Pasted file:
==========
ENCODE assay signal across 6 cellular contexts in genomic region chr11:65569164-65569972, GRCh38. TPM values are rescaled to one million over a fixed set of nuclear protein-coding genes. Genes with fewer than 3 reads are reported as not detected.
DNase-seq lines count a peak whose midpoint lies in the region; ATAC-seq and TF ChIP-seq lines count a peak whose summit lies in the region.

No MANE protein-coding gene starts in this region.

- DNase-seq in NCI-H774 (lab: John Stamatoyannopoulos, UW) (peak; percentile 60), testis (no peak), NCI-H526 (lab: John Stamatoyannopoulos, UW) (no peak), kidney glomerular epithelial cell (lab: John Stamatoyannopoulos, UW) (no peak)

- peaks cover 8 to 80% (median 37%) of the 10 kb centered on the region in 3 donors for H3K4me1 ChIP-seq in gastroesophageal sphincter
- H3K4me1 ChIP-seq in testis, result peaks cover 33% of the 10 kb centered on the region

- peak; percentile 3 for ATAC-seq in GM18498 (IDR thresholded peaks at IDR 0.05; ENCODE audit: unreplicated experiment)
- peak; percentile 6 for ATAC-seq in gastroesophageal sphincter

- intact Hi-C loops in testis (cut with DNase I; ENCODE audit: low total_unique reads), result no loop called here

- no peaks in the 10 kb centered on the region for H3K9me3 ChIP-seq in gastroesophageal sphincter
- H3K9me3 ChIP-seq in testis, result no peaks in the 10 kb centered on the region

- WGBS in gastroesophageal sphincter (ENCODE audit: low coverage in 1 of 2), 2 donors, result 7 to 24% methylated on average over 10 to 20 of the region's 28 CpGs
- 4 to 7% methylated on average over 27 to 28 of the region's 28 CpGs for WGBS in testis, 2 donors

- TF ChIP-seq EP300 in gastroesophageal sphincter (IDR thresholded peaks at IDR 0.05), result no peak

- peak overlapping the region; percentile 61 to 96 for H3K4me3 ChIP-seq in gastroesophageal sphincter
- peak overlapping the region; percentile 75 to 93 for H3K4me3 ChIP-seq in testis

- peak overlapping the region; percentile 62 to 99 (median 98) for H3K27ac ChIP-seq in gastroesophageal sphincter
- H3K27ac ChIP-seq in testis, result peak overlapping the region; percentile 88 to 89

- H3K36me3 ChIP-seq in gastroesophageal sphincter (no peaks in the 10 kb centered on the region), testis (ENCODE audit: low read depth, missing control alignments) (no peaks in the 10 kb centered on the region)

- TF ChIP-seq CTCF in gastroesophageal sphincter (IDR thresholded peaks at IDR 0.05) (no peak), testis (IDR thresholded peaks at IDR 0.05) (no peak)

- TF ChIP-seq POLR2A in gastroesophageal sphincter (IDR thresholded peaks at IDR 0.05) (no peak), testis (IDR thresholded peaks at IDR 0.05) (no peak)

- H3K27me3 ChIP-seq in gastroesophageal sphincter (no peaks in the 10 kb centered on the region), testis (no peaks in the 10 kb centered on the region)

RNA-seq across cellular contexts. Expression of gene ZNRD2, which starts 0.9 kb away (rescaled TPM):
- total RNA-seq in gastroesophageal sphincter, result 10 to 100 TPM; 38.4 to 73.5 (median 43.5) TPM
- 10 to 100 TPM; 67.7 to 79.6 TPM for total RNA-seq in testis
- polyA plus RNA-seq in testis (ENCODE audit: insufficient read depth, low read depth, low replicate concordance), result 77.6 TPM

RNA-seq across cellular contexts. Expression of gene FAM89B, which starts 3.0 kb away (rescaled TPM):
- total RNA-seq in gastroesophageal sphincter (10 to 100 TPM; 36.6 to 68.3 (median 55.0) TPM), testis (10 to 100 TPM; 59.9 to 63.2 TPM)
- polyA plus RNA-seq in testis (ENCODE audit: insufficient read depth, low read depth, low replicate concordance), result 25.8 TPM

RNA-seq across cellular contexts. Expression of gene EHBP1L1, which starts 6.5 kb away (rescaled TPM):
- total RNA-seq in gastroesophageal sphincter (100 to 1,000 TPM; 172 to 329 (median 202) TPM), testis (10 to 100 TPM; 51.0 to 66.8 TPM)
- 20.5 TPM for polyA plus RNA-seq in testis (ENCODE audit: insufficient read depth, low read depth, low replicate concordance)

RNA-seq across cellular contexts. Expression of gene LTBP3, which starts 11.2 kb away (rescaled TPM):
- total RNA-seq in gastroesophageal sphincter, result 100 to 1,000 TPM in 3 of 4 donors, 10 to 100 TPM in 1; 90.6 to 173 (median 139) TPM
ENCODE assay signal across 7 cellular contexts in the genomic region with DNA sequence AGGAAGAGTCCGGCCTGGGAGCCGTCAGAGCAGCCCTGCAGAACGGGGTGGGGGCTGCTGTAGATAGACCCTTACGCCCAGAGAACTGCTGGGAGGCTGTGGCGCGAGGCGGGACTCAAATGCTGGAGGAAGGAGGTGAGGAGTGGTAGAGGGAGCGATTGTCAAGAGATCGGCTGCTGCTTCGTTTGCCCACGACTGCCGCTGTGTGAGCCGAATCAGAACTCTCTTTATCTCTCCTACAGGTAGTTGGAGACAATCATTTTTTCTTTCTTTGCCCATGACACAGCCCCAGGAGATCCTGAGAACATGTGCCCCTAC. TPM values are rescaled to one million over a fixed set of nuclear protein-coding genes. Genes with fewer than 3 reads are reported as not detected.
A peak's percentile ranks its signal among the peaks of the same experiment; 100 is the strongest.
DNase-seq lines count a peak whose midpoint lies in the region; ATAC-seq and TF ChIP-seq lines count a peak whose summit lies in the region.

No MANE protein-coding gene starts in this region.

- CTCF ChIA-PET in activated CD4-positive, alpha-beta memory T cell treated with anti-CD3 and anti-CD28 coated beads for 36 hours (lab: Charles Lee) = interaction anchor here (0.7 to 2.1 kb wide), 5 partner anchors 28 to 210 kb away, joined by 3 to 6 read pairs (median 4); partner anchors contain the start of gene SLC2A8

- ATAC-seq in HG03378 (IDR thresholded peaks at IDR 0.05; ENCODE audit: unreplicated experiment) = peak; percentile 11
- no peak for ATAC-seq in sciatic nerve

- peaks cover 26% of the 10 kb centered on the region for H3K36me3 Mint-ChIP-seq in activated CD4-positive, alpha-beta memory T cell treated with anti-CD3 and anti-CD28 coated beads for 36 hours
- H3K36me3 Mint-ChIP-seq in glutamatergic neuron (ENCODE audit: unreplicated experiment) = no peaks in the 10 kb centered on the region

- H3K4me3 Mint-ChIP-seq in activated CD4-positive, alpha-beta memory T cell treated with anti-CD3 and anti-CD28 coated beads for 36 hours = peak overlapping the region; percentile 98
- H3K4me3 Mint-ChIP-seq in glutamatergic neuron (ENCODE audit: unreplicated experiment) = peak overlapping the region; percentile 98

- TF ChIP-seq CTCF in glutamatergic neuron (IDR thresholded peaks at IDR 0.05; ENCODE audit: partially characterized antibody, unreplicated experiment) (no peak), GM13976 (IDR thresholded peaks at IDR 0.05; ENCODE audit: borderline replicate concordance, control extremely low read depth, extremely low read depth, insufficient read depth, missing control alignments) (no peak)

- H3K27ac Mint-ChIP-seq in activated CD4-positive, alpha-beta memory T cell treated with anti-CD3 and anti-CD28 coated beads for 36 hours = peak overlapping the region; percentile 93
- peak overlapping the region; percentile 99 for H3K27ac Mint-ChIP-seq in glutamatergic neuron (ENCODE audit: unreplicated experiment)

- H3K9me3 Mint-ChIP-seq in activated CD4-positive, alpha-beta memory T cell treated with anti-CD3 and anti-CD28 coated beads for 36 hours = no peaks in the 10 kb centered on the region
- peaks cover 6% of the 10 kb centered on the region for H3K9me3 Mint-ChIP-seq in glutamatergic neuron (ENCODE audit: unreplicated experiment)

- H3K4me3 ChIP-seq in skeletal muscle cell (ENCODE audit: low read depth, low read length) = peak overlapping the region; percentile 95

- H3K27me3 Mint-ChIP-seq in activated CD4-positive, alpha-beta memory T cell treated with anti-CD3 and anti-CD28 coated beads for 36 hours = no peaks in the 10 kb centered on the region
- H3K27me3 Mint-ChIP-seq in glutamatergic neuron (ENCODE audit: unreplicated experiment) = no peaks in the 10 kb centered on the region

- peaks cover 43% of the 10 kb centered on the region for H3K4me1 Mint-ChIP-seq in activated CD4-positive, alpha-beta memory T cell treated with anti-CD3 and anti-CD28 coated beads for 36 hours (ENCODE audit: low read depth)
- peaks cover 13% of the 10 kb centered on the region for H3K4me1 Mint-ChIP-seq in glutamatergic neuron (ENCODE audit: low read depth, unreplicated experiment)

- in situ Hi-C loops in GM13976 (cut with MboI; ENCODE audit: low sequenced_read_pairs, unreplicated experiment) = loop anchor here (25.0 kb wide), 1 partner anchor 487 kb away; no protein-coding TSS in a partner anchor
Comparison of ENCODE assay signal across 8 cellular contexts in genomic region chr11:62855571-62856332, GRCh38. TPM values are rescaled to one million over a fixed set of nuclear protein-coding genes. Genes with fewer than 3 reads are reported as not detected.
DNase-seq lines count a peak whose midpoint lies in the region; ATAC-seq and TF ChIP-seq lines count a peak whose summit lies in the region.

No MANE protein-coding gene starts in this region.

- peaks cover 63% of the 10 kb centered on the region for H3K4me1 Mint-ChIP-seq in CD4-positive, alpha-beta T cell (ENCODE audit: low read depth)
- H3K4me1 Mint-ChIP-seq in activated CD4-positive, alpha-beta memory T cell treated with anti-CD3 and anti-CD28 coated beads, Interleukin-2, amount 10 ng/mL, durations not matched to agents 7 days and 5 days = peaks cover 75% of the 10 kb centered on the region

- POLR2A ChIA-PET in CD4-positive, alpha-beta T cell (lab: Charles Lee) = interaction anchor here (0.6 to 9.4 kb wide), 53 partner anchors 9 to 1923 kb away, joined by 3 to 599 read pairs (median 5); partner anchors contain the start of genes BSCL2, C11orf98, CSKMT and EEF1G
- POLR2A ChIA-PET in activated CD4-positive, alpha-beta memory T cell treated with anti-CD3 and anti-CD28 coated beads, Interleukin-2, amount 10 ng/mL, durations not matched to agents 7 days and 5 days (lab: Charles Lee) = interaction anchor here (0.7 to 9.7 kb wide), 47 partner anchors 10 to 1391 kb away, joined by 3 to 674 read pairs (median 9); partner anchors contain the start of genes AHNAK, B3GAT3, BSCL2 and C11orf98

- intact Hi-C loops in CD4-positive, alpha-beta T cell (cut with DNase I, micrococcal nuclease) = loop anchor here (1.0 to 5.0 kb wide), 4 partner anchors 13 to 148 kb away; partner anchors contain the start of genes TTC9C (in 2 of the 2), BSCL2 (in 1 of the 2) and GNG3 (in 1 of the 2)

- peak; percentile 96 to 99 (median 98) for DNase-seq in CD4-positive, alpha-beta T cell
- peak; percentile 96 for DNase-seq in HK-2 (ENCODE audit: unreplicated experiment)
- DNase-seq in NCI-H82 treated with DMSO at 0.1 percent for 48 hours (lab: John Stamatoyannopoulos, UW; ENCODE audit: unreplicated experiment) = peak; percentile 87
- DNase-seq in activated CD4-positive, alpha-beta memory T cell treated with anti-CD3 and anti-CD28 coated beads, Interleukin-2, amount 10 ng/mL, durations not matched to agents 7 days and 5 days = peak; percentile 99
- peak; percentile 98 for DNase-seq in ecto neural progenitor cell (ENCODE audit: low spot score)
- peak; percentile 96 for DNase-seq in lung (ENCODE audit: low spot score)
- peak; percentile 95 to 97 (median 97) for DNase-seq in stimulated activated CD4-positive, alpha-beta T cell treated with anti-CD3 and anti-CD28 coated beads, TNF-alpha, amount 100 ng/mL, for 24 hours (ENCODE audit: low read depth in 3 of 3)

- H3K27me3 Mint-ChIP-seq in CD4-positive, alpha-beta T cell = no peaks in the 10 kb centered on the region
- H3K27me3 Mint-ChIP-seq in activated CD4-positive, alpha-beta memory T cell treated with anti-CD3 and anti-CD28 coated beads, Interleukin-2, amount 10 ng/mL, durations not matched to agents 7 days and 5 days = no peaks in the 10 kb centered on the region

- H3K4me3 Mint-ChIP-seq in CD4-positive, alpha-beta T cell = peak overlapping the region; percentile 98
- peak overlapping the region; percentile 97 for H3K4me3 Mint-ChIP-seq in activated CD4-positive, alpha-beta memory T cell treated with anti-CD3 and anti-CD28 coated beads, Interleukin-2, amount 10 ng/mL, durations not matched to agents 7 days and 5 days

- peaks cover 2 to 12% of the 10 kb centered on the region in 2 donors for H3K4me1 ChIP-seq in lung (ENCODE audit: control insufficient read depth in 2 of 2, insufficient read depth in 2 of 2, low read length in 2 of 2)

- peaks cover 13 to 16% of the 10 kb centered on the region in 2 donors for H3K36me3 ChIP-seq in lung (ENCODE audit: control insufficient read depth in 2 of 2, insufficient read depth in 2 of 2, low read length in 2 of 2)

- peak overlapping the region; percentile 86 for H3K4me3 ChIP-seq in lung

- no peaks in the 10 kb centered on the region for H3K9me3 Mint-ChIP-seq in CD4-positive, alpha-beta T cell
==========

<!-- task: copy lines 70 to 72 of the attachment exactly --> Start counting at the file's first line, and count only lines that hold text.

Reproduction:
- peak; percentile 96 for DNase-seq in lung (ENCODE audit: low spot score)
- peak; percentile 95 to 97 (median 97) for DNase-seq in stimulated activated CD4-positive, alpha-beta T cell treated with anti-CD3 and anti-CD28 coated beads, TNF-alpha, amount 100 ng/mL, for 24 hours (ENCODE audit: low read depth in 3 of 3)

- H3K27me3 Mint-ChIP-seq in CD4-positive, alpha-beta T cell = no peaks in the 10 kb centered on the region